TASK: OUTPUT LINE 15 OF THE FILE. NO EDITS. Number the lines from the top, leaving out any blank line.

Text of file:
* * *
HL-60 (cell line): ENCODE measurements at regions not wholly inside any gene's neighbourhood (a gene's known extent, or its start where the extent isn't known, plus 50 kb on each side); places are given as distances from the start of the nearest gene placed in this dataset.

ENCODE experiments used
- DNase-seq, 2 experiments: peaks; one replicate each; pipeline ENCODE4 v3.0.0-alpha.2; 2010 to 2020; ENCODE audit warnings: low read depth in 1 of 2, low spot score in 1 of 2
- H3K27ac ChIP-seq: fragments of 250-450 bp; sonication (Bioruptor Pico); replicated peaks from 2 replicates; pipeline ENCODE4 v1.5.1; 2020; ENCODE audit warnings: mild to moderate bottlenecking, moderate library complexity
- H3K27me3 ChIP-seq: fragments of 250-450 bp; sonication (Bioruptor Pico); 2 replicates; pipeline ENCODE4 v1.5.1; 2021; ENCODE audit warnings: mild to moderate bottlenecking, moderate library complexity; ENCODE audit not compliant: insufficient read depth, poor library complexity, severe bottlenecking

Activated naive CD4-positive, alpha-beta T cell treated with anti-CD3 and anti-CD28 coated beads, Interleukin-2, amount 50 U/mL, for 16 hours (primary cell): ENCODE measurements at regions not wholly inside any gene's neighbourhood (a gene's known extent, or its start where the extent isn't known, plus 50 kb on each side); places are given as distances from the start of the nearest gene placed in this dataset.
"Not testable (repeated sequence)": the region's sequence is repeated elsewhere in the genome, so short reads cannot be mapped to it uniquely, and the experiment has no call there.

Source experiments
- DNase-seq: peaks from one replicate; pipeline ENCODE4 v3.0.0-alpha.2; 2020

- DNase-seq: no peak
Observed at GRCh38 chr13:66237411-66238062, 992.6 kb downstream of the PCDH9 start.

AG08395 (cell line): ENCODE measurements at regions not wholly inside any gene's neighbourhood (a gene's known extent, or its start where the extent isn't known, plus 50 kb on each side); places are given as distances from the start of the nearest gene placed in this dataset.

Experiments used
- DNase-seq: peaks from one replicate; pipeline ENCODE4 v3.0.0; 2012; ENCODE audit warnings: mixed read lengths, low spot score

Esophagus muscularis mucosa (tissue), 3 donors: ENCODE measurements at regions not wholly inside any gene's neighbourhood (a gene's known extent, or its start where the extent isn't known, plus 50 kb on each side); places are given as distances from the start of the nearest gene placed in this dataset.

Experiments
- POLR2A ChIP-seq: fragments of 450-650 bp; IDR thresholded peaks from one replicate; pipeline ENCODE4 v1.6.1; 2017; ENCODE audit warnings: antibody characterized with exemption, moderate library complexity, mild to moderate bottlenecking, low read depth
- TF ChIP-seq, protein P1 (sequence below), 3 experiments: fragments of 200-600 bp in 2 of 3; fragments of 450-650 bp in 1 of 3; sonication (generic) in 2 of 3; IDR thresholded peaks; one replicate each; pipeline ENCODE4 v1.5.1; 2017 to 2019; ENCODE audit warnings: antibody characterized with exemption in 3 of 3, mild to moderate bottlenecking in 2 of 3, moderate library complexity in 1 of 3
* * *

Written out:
Esophagus muscularis mucosa (tissue), 3 donors: ENCODE measurements at regions not wholly inside any gene's neighbourhood (a gene's known extent, or its start where the extent isn't known, plus 50 kb on each side); places are given as distances from the start of the nearest gene placed in this dataset.